Lecture content management

1,869 views

Published on

0 Comments
1 Like
Statistics
Notes
  • Be the first to comment

No Downloads
Views
Total views
1,869
On SlideShare
0
From Embeds
0
Number of Embeds
170
Actions
Shares
0
Downloads
49
Comments
0
Likes
1
Embeds 0
No embeds

No notes for slide

Lecture content management

  1. 1. Content ManagementSemantic CMS Community Lecturer Organization From free text input to Date of presentation automatic entity enrichment Co-funded by the 1 Copyright IKS Consortium European Union
  2. 2. Page: Part I: Foundations(1) Introduction of Content Foundations of Semantic (2) Management Web Technologies Part II: Semantic Content Part III: Methodologies Management Knowledge Interaction Requirements Engineering(3) (7) and Presentation for Semantic CMS(4) Knowledge Representation and Reasoning (8) Designing Semantic CMS Semantifying(5) Semantic Lifting (9) your CMS Storing and Accessing Designing Interactive(6) Semantic Data (10) Ubiquitous IS www.iks-project.eu Copyright IKS Consortium
  3. 3. Page: 3 What is this Lecture about? Motivation  What is content management?  Why do we need content management? Shortcomings  What are shortcomings of existing CMS?  What are approaches to overcome these shortcomings? Part I: Foundations (1) Introduction of Content Management www.iks-project.eu Copyright IKS Consortium
  4. 4. Page: 4 „We are drowning in information and starved for knowledge.“ Content is highly available through the Internet and the raising importance of cloud approaches Information are distributed over people and systems Data is available in various media and technical formats An efficient way for working with huge amounts of unstructured content. (John Naisbitt) www.iks-project.eu Copyright IKS Consortium
  5. 5. Page: 5 Who is usingContent Management Systems? www.iks-project.eu Copyright IKS Consortium
  6. 6. Page: 6The most popular CMS ... http://en.wikipedia.org www.iks-project.eu Copyright IKS Consortium
  7. 7. Page: 7 Content Management Systems CMS are a single point of entry, providing consistency and the foundations for collaborative work with content CMS provide functionalities to handle large amounts of content:  Creation of new content  Editing of existing content  Organisation and management of content  Presentation of content Media-neutral data management (separation of layout and content) www.iks-project.eu Copyright IKS Consortium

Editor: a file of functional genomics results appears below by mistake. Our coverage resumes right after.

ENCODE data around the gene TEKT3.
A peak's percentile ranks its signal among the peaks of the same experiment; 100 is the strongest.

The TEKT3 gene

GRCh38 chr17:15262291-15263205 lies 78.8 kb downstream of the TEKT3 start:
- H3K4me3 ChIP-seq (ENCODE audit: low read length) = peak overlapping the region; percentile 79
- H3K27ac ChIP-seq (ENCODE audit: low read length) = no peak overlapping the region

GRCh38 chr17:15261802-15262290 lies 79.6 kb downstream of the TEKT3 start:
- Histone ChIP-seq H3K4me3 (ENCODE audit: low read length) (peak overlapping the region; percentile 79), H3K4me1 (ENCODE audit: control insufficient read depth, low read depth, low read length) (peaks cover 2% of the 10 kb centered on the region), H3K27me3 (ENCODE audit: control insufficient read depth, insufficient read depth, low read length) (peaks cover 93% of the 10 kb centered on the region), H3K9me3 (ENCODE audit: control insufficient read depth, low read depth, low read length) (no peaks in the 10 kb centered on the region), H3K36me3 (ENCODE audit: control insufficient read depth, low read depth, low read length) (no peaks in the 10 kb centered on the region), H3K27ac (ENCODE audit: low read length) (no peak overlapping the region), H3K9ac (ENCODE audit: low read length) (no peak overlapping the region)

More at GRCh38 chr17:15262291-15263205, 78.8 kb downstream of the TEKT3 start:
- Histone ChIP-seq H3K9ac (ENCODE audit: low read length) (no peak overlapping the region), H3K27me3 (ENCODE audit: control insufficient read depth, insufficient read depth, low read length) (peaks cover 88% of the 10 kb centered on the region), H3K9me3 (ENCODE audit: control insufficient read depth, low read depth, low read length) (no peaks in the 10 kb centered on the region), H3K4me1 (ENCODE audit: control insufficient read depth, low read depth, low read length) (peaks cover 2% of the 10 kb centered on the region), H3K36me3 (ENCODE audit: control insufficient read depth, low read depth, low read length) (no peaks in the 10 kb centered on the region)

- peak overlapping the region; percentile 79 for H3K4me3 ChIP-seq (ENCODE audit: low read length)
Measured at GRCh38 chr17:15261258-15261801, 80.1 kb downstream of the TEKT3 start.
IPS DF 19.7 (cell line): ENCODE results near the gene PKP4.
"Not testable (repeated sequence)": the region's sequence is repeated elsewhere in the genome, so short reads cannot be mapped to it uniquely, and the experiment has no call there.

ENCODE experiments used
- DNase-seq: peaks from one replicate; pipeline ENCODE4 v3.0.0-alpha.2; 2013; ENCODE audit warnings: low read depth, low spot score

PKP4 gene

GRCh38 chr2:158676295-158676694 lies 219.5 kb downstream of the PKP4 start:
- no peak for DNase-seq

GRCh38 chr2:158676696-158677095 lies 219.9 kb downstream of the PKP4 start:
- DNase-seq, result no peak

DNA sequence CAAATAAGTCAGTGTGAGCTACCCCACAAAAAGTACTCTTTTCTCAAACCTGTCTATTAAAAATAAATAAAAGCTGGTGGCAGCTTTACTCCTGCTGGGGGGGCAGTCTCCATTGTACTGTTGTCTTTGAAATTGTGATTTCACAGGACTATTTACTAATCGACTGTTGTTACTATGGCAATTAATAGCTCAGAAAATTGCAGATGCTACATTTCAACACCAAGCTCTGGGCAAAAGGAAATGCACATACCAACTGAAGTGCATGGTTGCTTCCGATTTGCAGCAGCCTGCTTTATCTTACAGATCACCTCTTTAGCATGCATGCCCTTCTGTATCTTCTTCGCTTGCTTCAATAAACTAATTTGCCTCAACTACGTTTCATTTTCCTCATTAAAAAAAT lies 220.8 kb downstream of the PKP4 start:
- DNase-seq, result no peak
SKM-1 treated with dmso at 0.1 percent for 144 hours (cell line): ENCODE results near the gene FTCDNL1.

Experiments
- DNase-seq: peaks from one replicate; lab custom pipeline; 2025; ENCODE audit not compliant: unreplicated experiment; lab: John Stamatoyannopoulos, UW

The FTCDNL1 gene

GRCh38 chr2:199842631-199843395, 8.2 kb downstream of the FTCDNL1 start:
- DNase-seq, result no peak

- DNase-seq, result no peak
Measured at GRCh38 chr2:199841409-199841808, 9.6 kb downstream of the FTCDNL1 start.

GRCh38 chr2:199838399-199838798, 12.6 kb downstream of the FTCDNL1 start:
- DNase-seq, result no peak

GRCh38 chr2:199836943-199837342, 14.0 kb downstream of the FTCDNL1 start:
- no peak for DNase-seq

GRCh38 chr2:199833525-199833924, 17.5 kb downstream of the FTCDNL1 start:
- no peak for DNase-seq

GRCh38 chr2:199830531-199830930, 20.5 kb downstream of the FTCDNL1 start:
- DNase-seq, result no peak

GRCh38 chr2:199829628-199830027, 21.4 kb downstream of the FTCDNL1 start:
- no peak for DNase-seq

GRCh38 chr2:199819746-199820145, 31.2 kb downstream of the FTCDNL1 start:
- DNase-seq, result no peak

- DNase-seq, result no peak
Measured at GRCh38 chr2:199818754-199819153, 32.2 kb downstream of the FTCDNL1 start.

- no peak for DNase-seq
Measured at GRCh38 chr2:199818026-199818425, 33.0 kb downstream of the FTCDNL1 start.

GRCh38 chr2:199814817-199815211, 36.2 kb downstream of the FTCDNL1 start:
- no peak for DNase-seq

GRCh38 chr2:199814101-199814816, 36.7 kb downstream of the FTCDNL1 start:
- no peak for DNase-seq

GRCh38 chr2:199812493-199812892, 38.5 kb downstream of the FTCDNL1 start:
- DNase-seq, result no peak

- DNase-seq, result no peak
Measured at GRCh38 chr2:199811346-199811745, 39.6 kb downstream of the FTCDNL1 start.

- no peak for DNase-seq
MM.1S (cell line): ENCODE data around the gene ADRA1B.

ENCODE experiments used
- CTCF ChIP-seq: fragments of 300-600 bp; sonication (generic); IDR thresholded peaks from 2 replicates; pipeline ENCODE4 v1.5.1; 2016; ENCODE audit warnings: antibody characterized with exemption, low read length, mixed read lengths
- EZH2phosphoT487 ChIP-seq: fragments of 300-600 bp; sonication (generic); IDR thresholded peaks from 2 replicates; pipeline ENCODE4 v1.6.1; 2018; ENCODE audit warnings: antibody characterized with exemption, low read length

8. 8. Page: 8 Web Content Management Systems (WCMS) “A WCMS is a program that helps in maintaining, controlling, changing and reassembling the content on a web-page [...]. The user interacts with the system at the front through a normal web browser. From there he can edit, control parts of the layout and maintain and add to the web-pages without any programming or HTML skills.” - http://www.aiim.org/ WCMS are specific CMS, that focus on the management of digital data for web applications www.iks-project.eu Copyright IKS Consortium
  9. 9. Page: 9Multi-Media ContentManagement TV shows Sports www.iks-project.eu Copyright IKS Consortium
  10. 10. Page: 10Enterprise ContentManagement (ECM) www.iks-project.eu Copyright IKS Consortium
  11. 11. Page: 11Content Management in theTourism Domain www.iks-project.eu Copyright IKS Consortium
  12. 12. Page: 12 State of Play in Content Management Current solutions provide efficient ways to manage content Domain-specific requirements, like “multichannel content distribution” are addressed Content can be managed and presented in multi-media formats www.iks-project.eu Copyright IKS Consortium
  13. 13. Page: 13What am I searching for? Are you looking for a cat or a car? www.iks-project.eu Copyright IKS Consortium